Compare and Contrast How Knowing Something Has a Different Meaning for a Pyschologist Compared to a Member of the Lay Public
Philosophy and Psychology
Submitted By leahdavies22
Essay title: Compare and contrast, using examples, how ‘knowing’ something has a different meaning for a psychologist compared to a member of the lay public.
According to the Heinemann English Dictionary, ‘knowing’ something simply means ‘to understand’. However, before actually looking at the difference between knowing something as a lay person and as a psychologist, it is paramount to establish what psychology actually is. The definitions of psychology have changed over its lifetime; nonetheless, it is considered a science which looks at part of human behaviour.
There are many facts in life that all people will lay claim to ‘knowing’. But in broad and uneasily defined areas, who can say what they ‘know’ and what they simply believe to be true. This essay will look at how ‘knowing’ something can have a different meaning for a psychologist compared to a member of the lay public. To ‘know’ something is ‘to feel certain’ or ‘to have in the mind or memory as the result of experience, learning, or information’ (Webster’s Handy Dictionary, 1992). This essay will evaluate how a psychologist and a member of the public might each reach conclusions or form matters of opinion of which they ‘feel certain’ and how the meanings attached to what they ‘know’ might be different.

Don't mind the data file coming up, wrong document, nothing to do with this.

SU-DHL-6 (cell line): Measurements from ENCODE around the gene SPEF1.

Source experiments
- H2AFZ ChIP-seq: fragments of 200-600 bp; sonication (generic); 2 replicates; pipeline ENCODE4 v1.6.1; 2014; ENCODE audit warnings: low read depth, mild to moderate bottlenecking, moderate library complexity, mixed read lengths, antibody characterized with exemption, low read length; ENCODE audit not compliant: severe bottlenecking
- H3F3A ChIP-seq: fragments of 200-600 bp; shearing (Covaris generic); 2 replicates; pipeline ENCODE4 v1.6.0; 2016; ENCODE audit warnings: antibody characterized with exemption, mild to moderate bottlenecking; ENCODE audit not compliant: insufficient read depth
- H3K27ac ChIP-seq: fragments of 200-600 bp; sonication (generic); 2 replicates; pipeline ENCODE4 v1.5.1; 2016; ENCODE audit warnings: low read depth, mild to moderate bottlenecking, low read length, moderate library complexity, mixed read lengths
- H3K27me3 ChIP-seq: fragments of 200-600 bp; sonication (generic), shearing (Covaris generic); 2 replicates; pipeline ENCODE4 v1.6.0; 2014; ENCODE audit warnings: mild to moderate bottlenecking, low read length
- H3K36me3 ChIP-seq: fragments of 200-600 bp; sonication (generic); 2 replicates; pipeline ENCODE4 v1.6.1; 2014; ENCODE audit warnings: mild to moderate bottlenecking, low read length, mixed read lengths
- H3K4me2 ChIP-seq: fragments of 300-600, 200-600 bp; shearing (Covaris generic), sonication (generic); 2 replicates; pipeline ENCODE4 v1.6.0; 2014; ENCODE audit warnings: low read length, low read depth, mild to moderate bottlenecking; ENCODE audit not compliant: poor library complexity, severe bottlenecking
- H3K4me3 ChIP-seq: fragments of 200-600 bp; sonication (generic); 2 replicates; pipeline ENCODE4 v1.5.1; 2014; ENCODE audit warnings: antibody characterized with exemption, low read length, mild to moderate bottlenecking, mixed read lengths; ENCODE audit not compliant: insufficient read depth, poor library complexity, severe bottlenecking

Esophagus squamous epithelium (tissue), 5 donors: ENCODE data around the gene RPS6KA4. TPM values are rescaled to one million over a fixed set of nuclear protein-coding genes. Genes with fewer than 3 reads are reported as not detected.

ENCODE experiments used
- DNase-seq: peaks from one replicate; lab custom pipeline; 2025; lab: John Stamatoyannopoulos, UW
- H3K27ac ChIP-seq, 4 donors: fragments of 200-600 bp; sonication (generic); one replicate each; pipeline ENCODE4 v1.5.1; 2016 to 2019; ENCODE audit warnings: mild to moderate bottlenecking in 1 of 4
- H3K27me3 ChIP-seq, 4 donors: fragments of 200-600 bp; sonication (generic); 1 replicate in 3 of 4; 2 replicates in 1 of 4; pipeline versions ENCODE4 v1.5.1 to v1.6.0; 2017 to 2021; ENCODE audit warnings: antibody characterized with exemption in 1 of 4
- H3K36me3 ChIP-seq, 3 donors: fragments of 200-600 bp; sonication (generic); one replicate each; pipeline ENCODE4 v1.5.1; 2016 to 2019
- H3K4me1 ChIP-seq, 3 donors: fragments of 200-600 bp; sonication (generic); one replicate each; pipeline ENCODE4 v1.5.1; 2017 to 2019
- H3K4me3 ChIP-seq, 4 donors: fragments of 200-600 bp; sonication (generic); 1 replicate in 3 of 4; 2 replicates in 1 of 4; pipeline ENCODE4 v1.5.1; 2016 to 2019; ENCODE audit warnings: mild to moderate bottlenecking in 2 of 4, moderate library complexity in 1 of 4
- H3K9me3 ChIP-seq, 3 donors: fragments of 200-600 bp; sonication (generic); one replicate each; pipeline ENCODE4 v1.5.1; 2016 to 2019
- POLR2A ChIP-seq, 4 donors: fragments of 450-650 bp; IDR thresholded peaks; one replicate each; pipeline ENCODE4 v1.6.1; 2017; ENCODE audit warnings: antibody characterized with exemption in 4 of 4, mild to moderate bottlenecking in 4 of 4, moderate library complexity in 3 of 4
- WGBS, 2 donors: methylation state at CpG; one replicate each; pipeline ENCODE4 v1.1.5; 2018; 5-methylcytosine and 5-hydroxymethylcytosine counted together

This essay will aim to draw comparisons between the way in which Psychologists gain knowledge and the methods which are used to gain knowledge by the general, or lay, public. The essay will begin by detailing the methods used by psychologists for knowledge acquisition, known as the scientific method, followed by the various methods of belief fixation used by the lay public, such as tenacity, authority and pure reason. It will then go on to make detailed comparisons between each using specific...